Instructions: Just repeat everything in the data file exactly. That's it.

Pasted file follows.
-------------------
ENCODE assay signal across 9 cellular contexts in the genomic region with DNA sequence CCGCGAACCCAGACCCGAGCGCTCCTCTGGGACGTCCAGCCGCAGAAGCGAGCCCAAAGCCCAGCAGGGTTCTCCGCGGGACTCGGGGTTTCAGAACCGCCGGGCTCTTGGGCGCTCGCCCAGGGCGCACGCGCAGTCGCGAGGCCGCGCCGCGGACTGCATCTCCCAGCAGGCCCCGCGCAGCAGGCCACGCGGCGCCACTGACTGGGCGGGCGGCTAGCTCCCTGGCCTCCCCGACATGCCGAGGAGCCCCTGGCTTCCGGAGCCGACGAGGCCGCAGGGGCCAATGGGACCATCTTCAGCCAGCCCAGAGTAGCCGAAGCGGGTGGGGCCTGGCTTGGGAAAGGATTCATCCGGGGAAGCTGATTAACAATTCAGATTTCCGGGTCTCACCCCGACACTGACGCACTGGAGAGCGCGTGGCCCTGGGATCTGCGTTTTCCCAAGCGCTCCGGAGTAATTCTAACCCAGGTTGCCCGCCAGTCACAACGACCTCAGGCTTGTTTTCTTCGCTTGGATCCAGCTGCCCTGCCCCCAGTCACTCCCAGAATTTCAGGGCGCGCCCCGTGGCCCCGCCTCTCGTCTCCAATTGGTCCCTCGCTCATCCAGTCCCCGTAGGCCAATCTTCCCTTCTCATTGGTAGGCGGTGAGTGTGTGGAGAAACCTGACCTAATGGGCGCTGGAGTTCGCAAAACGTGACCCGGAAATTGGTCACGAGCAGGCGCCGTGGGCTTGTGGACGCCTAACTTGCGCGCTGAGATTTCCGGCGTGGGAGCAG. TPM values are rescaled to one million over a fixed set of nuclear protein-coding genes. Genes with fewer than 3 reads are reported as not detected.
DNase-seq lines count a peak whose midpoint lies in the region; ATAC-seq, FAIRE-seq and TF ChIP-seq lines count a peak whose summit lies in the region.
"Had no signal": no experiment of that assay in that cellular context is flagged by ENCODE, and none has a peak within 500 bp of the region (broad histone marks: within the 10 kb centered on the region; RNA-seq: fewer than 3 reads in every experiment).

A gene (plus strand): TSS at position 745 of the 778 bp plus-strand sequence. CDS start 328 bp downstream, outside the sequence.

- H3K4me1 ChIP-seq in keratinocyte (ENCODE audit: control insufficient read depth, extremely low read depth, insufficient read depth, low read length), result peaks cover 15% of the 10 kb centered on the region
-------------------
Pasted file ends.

ENCODE assay signal across 9 cellular contexts in the genomic region with DNA sequence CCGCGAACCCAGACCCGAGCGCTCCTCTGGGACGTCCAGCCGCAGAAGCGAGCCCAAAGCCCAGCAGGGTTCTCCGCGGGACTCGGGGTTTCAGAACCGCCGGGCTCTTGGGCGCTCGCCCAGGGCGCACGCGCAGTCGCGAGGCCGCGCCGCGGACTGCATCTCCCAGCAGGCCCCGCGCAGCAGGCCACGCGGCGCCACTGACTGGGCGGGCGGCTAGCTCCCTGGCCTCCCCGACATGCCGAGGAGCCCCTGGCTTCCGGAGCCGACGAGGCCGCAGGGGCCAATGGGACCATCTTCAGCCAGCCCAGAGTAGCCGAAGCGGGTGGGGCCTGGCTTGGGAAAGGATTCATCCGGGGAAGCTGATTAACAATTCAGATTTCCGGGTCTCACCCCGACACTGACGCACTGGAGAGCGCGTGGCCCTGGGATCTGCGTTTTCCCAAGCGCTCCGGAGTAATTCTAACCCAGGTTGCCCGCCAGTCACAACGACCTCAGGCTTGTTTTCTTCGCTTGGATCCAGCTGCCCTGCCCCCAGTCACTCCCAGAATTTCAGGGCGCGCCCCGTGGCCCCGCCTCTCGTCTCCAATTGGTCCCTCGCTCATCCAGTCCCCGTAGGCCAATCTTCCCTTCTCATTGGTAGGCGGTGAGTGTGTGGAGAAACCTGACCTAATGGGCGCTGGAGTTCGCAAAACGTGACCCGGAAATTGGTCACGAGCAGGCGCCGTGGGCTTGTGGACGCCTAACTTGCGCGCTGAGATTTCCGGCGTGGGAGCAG. TPM values are rescaled to one million over a fixed set of nuclear protein-coding genes. Genes with fewer than 3 reads are reported as not detected.
DNase-seq lines count a peak whose midpoint lies in the region; ATAC-seq, FAIRE-seq and TF ChIP-seq lines count a peak whose summit lies in the region.
"Had no signal": no experiment of that assay in that cellular context is flagged by ENCODE, and none has a peak within 500 bp of the region (broad histone marks: within the 10 kb centered on the region; RNA-seq: fewer than 3 reads in every experiment).

A gene (plus strand): TSS at position 745 of the 778 bp plus-strand sequence. CDS start 328 bp downstream, outside the sequence.

- H3K4me1 ChIP-seq in keratinocyte (ENCODE audit: control insufficient read depth, extremely low read depth, insufficient read depth, low read length), result peaks cover 15% of the 10 kb centered on the region